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Seeing a Part of the Whole Truth

WholeAsPartOfTruth

The following story appears in the book, Building a Noble World, by Shiv R. Jhawar, p. 115-116:

The varying views of religionists are akin to the story told in India about six blind brothers who were washing an elephant. The first brother proclaimed that the elephant is like a huge wall; he had been washing the sides of the pachyderm.

Hearing this, the second brother disagreed, asserting that the elephant is like a flexible bamboo pole; he had been washing the trunk.

The third, thinking those two brothers were fools, insisted that the elephant is like two banana leaves; he had been washing the ears.

Hearing these absurd pronouncements, the fourth brother corrected them with his definition that the elephant is like a large fleshy roof supported by four pillars; he had been washing the legs.

The fifth brother laughed derisively, for to him the elephant was just two pieces of bone; he had been washing the tusks.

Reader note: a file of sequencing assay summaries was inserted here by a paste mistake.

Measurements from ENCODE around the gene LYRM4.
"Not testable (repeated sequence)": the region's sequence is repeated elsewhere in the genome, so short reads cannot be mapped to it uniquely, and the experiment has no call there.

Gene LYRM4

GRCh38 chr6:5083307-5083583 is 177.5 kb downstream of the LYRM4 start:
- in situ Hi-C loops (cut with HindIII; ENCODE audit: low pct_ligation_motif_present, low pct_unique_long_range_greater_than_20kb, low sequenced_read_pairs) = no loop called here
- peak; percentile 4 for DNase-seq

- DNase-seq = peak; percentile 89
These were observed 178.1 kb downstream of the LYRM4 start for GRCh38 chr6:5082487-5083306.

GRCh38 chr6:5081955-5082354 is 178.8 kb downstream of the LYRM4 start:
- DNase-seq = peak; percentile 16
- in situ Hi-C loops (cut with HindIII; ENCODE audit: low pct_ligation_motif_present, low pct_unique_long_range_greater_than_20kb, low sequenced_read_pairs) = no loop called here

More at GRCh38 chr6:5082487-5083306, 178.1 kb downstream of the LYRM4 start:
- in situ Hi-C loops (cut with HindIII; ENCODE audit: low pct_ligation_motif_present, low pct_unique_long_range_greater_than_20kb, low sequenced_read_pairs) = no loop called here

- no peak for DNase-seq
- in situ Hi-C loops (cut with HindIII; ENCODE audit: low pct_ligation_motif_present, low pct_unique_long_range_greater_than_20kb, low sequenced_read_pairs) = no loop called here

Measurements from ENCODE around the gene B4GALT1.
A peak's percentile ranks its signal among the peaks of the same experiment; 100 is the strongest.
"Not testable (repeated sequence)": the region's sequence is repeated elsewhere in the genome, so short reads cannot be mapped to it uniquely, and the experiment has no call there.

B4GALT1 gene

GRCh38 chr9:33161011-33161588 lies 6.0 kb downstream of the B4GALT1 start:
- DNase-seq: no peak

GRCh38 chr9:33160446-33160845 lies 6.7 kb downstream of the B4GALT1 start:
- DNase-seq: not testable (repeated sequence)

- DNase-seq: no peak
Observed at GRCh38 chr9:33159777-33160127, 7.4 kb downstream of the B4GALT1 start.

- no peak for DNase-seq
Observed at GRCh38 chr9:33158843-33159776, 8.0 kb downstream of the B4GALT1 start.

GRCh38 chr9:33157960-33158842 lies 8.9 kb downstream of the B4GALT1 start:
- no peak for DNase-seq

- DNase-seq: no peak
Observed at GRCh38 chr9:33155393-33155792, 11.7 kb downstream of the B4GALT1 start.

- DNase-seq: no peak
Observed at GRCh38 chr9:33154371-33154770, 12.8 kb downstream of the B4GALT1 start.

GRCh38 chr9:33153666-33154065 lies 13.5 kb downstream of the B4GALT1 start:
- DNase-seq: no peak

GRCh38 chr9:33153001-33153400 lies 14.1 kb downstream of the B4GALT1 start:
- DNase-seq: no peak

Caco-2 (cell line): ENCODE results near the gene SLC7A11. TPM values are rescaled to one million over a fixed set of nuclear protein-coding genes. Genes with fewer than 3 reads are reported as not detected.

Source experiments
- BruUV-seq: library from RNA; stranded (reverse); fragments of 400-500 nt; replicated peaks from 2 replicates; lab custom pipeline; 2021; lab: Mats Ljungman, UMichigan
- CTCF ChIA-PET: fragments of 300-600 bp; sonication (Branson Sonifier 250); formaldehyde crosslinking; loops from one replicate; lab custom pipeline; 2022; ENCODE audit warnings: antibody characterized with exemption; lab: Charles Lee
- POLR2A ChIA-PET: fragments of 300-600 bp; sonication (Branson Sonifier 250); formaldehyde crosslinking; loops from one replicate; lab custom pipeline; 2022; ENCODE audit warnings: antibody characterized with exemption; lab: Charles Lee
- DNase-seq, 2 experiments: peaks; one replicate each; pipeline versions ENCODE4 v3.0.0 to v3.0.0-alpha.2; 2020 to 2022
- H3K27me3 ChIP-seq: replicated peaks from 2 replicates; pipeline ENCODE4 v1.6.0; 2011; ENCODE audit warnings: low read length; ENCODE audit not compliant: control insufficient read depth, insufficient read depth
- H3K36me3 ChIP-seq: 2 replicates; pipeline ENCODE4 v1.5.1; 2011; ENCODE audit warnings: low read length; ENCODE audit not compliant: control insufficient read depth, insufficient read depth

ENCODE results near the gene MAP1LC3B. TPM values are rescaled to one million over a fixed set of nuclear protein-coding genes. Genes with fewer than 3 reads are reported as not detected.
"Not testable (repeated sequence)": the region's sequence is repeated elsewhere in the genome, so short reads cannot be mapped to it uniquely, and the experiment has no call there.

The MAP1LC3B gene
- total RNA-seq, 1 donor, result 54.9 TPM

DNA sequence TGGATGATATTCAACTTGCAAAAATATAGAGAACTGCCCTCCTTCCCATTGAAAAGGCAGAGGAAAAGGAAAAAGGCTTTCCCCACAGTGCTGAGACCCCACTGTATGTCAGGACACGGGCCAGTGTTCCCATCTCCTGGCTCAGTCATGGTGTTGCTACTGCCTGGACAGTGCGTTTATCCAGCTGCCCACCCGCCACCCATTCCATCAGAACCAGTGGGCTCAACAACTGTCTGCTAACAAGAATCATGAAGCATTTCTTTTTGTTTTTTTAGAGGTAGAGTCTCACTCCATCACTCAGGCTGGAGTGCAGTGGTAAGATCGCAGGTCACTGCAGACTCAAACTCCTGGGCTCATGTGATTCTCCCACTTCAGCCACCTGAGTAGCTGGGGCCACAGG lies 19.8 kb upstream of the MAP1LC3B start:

Now the sixth brother knew they were all crazy and declared definitely that the elephant was only a piece of rope hanging from heaven; he had washed the tail and, being the youngest and smallest, he couldn’t reach the top of the tail and so assumed it descended from the celestial regions of the gods.

At the height of the quarrel, their sighted father arrived and explained, “You are all right, and you are all wrong. Right, because you correctly described what you experienced, but wrong because each of you experienced only a part of the whole. The elephant is an aggregate of all these parts.”

—Excerpt from Journey to Self-Realization by Paramahansa Yogananda, pp. 180–181

Moral of the story
: God is infinite and can never be fully described by any religion. The same God is worshipped in each and every religion, even though the name of God may differ. When it is fully understood that the Absolute God can only be one, a person may follow one religion but will have respect for all other religions. “A comparative study of the scriptures of different religions would reveal that, despite widespread differences among their doctrines, mythology, forms, rituals, and ceremonies, all religions are one in Spirit. In reality, these religions complement, rather than contradict one another. For example, photographs of the sun taken from various locations or at different times of day look different, yet it is the same sun in all the photographs. The sooner religious people look upon all religions as equal and thus put aside their superficial differences, the more this world will benefit” (Building a Noble World, by Shiv R. Jhawar, p. 8).

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